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Hackernoon logoHow to train a your Scroll by@antonkorzunov

How to train a your Scroll

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@antonkorzunovAnton Korzunov

So, JFYI, you just scrolled a page down to this place. You were able to do it. The problem is – sometimes you should not. And the question you better ask:

Why???!!!! Why I shall not scroll?!

I glad you asked, and here are 2 different answers, I would provide.

First one – because you shall not. You just opened modal, light box, focused task, or something else, which gonna to grab all your attention. You might not even see the page itself anymore, but being able to scroll no more accessible or visible body thought the modal.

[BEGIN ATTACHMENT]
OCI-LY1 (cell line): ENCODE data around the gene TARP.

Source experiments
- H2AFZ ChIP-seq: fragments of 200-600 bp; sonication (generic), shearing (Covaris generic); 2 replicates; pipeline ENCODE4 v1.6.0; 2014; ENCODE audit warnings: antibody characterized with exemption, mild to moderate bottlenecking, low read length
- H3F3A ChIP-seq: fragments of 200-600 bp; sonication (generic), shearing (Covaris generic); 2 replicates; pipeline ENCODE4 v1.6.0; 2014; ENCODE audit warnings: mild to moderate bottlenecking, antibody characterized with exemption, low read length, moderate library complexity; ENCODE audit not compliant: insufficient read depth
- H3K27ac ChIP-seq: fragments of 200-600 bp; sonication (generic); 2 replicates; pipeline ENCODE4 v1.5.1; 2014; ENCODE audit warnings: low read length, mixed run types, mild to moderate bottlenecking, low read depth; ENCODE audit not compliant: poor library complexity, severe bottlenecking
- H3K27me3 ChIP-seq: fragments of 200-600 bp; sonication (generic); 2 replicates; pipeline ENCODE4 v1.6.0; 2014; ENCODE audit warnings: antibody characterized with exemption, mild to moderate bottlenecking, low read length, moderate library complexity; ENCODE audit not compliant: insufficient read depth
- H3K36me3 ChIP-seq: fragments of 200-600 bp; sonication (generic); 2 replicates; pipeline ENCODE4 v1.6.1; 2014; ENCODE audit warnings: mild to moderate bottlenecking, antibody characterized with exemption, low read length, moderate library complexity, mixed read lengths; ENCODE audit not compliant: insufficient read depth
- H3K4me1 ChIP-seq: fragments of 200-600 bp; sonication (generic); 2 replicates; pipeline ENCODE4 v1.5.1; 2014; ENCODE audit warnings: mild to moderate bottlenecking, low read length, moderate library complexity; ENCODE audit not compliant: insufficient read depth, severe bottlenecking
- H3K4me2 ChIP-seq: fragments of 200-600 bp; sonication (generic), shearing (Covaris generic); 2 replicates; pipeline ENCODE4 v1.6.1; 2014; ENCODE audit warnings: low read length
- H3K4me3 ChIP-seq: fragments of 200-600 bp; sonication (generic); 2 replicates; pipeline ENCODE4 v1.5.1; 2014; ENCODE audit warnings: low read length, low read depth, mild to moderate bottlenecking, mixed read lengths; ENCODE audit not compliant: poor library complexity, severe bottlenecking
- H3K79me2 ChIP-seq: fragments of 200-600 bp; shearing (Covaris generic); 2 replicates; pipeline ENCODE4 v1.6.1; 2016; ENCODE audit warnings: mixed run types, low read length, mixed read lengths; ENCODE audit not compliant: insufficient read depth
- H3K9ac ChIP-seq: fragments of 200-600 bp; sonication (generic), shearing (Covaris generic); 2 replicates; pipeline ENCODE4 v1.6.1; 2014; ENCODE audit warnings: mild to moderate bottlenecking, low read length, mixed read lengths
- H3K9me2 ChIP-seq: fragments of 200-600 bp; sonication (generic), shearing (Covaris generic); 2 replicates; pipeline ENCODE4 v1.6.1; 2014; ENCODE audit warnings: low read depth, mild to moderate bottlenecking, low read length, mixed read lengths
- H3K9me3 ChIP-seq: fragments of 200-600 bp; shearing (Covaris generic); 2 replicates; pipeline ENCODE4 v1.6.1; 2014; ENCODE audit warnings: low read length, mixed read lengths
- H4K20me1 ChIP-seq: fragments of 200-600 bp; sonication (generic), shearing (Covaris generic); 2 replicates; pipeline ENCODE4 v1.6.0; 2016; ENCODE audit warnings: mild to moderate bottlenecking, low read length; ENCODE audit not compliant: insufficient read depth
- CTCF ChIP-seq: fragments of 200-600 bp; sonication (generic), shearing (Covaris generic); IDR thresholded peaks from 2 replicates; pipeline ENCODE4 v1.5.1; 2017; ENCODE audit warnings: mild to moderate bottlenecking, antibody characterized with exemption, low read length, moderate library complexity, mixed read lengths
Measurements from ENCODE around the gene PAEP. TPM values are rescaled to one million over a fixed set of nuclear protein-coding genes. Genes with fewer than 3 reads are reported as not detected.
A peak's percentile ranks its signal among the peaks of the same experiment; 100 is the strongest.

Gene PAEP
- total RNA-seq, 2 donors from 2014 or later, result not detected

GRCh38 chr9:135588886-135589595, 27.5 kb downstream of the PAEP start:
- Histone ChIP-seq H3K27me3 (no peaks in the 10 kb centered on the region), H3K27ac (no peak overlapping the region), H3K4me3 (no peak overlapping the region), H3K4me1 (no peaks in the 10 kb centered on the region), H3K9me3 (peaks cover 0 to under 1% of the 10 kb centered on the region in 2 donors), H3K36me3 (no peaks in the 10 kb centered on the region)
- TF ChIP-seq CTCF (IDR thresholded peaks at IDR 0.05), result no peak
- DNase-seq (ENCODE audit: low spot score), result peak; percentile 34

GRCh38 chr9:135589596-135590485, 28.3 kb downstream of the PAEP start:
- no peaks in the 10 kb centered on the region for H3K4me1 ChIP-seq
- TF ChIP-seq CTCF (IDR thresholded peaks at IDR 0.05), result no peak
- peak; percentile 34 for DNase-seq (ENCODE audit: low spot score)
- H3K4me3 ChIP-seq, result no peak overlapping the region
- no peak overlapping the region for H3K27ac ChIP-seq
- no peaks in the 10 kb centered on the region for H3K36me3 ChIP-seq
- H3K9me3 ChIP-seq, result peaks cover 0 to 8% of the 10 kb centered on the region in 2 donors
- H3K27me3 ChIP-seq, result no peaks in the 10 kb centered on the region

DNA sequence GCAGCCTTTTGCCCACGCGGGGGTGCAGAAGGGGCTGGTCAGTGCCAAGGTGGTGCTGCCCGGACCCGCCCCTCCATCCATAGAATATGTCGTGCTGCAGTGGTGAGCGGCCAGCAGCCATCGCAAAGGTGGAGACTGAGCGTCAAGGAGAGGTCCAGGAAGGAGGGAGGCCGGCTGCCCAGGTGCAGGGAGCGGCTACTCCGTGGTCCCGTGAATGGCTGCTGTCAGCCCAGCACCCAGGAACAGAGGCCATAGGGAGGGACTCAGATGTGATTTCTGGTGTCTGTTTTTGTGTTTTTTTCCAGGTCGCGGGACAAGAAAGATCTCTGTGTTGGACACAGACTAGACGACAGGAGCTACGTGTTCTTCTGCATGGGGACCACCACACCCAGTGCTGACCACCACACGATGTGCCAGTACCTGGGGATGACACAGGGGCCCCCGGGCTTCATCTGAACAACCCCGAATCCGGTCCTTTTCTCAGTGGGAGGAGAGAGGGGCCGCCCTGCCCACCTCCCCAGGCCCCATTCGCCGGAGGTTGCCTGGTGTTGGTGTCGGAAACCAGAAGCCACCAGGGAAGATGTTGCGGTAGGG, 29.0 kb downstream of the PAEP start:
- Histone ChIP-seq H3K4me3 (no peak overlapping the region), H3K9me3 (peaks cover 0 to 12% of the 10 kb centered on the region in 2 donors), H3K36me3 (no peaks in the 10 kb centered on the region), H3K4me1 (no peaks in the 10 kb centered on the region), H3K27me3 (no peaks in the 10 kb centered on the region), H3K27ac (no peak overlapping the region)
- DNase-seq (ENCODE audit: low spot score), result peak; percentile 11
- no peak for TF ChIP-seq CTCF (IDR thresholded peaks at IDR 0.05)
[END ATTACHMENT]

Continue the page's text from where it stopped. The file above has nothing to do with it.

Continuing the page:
Second one – scroll is a parasite. Your ability to scroll everything around is a side effect. The default browser behaviour, you could not agree with.

And you might wish to disable it.

As result, just after creating a modal, you will google about “scroll locks”, and “focus locks”.

Focus locks are used to not let html focus escape some area, which is crucial for WAI-ARIA modals. Focus lock is way more important that scroll, and had to be implemented first. Here is another article for you to read:

But! Good modals also has a requirement to make rest of the page to be inert to user input. There is even a special HTML attribute – inert – which could disable any user interactions with the node. But it is not ready yet. And too powerful.

Usually focus lock plus some “shade”(lightbox) around a modal is far more acceptable solution.

Scroll locks are used to mitigate the last thing – you shall not being able to scroll though modal, and thought shade.